'Homesharing' Trend Picks Up Steam

Leave it to the Baby Boomer generation to transform an old idea into a new trend. In this case, taking in a roommate to help make ends meet. Deerfield, Ill., Patch tells us about the rise in "homesharing," particularly in affluent communities, and talks to a self-described "professional matchmaker" who connects homeowners in need of a little extra income with renters looking for affordable digs.

Like many struggling during these hard economic times, one Highland Park homeowner was having difficulties paying her bills.

"I needed some additional income," said Helen, who did not want her last name included for privacy reasons. So the interior decorator decided to cash in on one of her assets that was paid for: her home.

"I had the availability of two bedrooms," she said. "I thought it would be ideal to have someone living in those bedrooms."

Helen decided to buy into the idea of homesharing and looked to the Interfaith Housing Center of the Northern Suburbs for help. North Suburban Homesharing is a free service provided by the center, which is funded by area municipalities, including West Deerfield Township.

Back in June, Coldwell Banker Real Estate identified Deerfield as one of top 10 most expensive markets in Illinois to live in. Click here to read that story.

"It started where it was mostly elderly people living on fixed incomes that needed to rent out a room to supplement their income or they were frail and needed help in the house. So they would offer a lower rent to somebody that would help," homesharing coordinator Jackie Grossmann explained.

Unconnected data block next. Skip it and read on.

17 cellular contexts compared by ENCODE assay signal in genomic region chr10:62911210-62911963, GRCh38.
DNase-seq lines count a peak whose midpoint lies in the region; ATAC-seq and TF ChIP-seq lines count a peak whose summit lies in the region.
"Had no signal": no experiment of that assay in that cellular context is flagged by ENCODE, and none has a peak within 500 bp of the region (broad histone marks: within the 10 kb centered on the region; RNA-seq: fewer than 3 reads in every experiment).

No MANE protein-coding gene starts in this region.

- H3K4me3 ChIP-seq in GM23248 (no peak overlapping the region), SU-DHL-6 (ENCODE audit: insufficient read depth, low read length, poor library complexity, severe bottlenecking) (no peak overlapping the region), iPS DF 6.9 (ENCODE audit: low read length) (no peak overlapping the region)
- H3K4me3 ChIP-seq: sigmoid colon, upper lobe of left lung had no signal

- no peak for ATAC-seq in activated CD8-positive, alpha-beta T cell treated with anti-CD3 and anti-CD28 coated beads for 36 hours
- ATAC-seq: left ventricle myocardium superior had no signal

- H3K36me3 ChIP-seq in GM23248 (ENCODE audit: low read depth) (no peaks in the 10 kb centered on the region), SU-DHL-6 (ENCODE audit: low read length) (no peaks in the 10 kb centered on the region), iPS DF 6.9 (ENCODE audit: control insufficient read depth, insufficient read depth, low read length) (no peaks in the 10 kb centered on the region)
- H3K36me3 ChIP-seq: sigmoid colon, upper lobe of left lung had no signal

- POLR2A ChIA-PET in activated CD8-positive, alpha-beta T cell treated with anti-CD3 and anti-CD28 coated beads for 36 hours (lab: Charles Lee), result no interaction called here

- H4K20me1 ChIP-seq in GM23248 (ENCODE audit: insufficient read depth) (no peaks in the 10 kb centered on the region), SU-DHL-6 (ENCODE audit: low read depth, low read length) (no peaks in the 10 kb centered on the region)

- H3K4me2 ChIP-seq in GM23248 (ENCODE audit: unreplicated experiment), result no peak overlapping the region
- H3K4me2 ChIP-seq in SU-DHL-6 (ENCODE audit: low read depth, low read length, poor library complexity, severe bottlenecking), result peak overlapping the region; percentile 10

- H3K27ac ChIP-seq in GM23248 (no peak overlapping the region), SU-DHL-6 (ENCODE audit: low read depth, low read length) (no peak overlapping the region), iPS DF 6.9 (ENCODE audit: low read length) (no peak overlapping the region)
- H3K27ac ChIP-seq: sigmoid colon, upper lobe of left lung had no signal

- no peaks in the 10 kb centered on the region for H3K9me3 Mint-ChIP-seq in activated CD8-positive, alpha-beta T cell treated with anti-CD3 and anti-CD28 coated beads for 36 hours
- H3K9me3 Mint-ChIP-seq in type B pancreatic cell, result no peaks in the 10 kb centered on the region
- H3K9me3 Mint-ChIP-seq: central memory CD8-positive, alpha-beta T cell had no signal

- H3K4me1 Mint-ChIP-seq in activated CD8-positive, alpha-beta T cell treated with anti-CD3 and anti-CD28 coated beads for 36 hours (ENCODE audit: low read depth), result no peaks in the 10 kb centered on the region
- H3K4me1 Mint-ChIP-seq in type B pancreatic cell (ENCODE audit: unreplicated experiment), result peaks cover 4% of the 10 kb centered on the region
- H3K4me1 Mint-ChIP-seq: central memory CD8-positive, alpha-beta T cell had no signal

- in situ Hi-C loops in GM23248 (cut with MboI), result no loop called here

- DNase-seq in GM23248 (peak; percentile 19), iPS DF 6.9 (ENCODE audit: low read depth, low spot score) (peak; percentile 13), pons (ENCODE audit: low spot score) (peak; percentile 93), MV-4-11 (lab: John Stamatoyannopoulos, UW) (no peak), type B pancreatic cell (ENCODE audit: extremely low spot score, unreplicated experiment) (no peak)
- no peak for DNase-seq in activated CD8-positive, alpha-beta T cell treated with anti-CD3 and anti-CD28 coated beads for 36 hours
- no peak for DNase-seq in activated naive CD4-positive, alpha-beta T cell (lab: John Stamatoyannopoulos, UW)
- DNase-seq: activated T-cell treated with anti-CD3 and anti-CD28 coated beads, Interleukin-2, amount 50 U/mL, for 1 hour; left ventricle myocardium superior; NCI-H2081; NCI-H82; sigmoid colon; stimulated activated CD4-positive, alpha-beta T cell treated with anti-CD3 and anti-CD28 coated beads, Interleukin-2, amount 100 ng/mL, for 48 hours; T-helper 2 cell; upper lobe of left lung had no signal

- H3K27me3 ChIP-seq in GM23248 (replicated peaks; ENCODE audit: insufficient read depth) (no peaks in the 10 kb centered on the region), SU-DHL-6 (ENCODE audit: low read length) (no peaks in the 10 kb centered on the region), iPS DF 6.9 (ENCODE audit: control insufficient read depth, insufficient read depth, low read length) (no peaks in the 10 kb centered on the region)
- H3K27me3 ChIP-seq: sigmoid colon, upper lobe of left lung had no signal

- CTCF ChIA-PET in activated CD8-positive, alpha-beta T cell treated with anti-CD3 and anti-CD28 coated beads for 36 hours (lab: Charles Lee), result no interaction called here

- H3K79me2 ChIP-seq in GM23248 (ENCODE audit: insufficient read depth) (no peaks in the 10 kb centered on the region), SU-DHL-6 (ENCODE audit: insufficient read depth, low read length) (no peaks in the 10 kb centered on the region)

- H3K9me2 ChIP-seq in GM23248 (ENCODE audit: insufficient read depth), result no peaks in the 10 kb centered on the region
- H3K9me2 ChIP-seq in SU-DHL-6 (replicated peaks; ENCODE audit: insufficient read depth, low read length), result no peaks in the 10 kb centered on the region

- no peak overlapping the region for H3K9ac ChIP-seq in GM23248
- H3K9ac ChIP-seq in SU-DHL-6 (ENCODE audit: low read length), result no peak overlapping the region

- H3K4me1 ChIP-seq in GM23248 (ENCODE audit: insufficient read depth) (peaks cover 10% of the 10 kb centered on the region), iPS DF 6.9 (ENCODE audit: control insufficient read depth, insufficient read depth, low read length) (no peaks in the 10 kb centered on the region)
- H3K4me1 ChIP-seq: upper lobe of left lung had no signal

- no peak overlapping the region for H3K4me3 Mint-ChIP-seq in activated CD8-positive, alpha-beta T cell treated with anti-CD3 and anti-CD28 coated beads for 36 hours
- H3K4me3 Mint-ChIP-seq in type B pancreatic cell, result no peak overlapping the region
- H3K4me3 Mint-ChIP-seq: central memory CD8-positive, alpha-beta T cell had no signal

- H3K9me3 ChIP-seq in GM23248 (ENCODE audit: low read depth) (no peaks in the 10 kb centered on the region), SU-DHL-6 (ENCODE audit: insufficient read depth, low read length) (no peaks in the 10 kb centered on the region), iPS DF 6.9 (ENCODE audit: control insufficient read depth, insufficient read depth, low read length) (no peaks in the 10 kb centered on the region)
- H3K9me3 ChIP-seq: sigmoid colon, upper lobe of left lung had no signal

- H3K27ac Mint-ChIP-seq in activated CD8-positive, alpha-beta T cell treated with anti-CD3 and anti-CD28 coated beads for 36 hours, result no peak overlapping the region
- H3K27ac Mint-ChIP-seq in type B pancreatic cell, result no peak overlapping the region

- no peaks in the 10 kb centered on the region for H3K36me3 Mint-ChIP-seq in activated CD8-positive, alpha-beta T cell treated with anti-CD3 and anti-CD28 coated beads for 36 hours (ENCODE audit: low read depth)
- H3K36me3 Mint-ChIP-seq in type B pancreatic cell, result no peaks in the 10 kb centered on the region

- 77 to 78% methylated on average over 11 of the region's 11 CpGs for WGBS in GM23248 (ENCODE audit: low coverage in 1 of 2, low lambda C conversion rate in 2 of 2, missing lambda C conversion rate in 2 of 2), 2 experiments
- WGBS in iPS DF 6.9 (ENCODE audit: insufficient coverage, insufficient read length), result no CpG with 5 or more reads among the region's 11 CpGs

"But now it's really moved to boomers, who have lost [their] savings," she said.

Deerfield Patch has the full story.

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Christie

this makes a lot of sense and I wonder why more families aren't doing this given the hard economy. My inlaws (brother inlaw and his wife and kids) had major money issues about a year ago and they ended up moving into my mother in law's house because she had the most spare rooms. It was a brilliant arrangement because the older person benefits from not living alone and had her grandsons to help with things. The limited income they had combined with the limited social security she had benefited all of them. And rather than be homeless when you can't afford a home you would think more people would consider sharing a house between 2 families. might be tight but it's better than the alternatives. the last two generations have become so entitled to having their own "3 bdrm house with garage and yard" as if that's the only way to live. learn survival mentality people. I can think of some advantages to sharing a house.

July 20 2011 at 12:45 PM Report abuse rate up rate down Reply